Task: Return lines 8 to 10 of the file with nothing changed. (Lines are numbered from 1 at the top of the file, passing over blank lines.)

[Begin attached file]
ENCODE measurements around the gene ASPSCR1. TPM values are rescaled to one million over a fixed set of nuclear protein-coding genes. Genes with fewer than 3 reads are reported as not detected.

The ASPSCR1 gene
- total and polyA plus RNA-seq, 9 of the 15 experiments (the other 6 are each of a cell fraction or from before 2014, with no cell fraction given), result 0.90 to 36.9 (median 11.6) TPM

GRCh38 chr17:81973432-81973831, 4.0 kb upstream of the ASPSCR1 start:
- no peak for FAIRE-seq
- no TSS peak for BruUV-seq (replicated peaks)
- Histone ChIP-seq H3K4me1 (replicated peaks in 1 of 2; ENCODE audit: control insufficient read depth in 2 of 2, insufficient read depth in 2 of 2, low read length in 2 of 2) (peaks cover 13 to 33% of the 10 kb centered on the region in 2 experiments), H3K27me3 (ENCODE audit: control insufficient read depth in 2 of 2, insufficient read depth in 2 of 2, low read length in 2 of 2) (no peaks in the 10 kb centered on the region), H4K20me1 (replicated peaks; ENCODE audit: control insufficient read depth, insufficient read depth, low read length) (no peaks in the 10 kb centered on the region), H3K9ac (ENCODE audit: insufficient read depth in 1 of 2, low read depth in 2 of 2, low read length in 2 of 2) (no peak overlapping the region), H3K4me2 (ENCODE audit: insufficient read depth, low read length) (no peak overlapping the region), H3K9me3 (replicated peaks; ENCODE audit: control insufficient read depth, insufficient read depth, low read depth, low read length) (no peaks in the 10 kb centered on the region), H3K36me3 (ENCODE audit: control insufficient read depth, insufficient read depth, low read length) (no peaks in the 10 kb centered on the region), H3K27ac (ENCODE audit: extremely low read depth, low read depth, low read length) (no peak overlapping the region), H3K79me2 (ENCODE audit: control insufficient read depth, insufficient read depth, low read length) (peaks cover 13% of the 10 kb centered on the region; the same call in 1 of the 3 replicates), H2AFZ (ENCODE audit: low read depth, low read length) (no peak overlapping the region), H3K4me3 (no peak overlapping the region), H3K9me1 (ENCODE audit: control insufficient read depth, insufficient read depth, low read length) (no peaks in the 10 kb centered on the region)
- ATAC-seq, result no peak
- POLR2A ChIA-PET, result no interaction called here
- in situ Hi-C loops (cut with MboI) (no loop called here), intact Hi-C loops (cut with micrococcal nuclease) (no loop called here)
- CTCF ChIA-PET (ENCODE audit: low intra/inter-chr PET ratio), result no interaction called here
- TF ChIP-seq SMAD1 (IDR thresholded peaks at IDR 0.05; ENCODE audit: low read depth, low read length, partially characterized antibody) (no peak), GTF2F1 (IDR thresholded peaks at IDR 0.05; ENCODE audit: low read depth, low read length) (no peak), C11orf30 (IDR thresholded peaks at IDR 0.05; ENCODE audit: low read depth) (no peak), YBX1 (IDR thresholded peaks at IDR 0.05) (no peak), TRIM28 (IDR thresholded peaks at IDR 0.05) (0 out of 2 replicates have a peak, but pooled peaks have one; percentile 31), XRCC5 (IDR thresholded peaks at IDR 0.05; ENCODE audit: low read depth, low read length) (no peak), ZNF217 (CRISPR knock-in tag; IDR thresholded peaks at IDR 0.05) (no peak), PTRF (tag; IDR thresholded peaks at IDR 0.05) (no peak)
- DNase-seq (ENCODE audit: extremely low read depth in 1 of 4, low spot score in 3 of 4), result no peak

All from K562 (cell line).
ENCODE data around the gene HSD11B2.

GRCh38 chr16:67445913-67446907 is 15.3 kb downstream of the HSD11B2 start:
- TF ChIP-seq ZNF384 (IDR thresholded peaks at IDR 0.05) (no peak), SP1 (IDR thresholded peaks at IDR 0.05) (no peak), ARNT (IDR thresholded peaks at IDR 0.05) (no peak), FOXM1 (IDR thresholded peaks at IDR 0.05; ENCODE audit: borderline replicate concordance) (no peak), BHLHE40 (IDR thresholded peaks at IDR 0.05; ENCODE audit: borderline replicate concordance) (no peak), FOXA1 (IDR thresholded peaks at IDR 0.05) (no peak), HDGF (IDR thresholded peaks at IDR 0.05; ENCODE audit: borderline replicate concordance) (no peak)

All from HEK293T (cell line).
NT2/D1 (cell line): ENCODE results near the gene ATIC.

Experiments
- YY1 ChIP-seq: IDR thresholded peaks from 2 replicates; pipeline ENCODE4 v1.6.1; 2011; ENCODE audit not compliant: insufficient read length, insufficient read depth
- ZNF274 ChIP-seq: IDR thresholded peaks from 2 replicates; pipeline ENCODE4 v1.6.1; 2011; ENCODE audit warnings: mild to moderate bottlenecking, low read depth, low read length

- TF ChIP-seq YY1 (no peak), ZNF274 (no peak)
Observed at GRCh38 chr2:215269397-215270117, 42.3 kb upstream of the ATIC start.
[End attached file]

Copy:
- ATAC-seq, result no peak
- POLR2A ChIA-PET, result no interaction called here
- in situ Hi-C loops (cut with MboI) (no loop called here), intact Hi-C loops (cut with micrococcal nuclease) (no loop called here)